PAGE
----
Origin: Zuni Pueblo, SHE-WE-NA
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Southwest Indian Zuni Pueblo Pottery and Fine Art
Over 9,000 Zuni (who call themselves the "A:shiwi") live on their reservation in western New Mexico. Zuni Pueblo is the most remote pueblo in New Mexico. It is located somewhat near to Acoma and Laguna Pueblos, but quite a distance from the Rio Grande pueblos. In addition to its isolation on the western edge of the state, Zuni residents also speak a language different from all the other pueblos. The language is unique to the Zuni.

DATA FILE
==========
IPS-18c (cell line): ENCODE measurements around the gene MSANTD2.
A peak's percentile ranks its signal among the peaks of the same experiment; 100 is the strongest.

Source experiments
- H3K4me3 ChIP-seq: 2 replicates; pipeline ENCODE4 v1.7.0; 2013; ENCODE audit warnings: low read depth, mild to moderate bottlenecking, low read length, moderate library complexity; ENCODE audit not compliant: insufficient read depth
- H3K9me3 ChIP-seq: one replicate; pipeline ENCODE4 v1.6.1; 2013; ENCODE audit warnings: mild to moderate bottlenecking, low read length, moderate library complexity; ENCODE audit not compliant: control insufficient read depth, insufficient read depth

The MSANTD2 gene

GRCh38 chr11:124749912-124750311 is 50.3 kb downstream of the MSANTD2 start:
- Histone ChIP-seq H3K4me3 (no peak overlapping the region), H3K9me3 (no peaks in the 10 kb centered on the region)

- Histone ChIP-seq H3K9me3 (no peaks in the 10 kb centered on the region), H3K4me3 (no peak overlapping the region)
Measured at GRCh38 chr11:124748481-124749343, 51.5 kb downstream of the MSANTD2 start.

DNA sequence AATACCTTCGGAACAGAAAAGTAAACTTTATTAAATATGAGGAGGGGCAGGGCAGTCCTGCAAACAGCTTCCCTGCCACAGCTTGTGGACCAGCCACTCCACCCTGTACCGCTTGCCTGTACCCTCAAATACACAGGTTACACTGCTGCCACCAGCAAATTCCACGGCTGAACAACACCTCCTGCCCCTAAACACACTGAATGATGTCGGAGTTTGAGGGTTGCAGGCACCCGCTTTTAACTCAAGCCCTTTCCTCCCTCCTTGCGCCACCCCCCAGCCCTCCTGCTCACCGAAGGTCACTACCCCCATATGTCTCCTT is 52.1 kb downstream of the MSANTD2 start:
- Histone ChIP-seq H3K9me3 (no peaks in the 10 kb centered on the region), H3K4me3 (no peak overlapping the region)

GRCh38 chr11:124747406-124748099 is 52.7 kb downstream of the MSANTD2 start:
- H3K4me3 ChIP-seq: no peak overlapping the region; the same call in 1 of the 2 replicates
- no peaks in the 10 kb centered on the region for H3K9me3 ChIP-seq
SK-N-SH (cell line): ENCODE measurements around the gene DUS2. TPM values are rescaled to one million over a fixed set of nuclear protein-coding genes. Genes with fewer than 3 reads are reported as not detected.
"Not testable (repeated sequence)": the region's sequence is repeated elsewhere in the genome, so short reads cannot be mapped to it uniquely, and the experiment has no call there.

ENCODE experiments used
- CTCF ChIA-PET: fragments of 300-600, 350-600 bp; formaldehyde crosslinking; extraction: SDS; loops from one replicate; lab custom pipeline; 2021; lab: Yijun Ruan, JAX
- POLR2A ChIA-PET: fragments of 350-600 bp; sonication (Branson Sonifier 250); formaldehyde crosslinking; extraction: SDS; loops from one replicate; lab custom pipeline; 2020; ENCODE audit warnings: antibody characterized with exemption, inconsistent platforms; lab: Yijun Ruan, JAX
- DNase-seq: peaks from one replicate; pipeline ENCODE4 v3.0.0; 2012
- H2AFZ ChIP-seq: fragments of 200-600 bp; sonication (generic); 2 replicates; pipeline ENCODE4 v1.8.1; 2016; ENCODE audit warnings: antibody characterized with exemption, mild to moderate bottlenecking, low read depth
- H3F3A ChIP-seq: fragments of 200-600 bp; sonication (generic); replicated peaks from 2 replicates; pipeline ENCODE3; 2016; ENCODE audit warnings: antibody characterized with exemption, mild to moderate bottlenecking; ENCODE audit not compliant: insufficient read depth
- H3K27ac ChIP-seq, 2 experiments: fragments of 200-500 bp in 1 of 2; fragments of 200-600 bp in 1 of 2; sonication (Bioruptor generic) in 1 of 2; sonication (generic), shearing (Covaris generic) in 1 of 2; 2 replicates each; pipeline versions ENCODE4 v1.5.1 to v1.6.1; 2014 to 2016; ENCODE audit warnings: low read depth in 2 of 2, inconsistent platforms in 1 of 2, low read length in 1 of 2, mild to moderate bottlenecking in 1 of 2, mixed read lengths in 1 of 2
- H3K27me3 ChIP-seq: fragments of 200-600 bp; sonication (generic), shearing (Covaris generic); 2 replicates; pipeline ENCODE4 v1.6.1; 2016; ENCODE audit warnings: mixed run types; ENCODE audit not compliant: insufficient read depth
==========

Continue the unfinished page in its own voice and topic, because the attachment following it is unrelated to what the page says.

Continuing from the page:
Early Zuni pottery has been classified as Ashiwi Polychrome (1700-1760) and Kiapkwa Polychrome (1760-1850). Today’s classification, Zuni Polychrome, started around 1850.
Located thirty-four miles south of Gallup, Zuni was originally thought to be one of the “Seven Cities of Gold” by the Spanish. While visitors may not find gold, they will find exquisite silver and turquoise jewelry, unique stone-carved fetishes, and amazing pottery. Zuni is currently the most populous pueblo. Zuni Pueblo's Saint is Our Lady of Guadalupe but they do not celebrate a Feast Day.
Photo Source: Indian Pueblo Cultural Center Website.